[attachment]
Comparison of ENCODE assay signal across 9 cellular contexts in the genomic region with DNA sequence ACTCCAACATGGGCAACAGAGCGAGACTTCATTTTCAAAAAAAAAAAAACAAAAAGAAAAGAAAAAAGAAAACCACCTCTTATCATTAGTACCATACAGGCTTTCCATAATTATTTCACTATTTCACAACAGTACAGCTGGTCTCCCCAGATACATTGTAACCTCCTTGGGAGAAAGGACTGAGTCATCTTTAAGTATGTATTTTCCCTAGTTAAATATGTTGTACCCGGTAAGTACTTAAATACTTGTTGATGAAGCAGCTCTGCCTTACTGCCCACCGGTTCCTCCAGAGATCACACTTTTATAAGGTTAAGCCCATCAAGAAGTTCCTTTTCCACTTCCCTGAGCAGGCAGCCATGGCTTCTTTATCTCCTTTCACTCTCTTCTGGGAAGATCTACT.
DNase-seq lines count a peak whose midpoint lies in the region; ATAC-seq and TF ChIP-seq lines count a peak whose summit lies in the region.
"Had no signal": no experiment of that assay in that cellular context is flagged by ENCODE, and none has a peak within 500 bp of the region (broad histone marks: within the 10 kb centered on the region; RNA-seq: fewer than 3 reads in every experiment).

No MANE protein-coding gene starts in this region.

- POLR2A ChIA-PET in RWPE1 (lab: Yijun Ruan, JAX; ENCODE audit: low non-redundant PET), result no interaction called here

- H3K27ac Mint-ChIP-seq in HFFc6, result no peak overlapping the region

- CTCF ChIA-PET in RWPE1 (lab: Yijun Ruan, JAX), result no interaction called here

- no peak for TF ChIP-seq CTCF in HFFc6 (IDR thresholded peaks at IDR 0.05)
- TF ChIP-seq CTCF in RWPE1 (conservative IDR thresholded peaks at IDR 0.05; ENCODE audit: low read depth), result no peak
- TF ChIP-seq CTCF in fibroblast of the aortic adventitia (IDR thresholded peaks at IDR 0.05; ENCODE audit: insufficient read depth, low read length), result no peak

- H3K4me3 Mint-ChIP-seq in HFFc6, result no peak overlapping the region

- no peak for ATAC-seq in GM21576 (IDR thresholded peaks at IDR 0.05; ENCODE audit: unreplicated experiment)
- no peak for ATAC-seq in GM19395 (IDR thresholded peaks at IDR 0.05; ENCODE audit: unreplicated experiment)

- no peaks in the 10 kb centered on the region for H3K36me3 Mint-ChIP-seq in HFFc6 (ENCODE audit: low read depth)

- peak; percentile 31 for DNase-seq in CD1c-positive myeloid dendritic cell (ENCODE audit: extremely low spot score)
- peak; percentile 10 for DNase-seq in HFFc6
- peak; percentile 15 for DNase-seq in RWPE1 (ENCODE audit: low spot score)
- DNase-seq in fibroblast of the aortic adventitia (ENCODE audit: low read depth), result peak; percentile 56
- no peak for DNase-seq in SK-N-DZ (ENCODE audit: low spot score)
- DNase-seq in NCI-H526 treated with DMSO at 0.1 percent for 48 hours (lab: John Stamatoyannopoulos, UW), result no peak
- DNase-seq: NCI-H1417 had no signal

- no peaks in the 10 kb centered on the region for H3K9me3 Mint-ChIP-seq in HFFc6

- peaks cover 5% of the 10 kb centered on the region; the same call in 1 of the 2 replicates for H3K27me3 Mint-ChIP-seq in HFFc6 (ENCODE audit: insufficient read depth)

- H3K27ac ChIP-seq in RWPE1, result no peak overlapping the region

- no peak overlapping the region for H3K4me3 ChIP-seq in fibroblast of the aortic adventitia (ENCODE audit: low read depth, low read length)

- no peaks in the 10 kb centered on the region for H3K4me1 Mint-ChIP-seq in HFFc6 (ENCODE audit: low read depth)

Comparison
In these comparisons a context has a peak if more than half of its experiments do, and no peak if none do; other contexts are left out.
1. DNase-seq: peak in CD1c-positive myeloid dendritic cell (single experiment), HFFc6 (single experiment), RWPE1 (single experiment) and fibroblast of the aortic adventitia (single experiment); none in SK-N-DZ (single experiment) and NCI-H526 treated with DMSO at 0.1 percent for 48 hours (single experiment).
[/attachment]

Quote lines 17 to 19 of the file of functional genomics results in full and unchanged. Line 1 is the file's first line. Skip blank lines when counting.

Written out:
- peak; percentile 15 for DNase-seq in RWPE1 (ENCODE audit: low spot score)
- DNase-seq in fibroblast of the aortic adventitia (ENCODE audit: low read depth), result peak; percentile 56
- no peak for DNase-seq in SK-N-DZ (ENCODE audit: low spot score)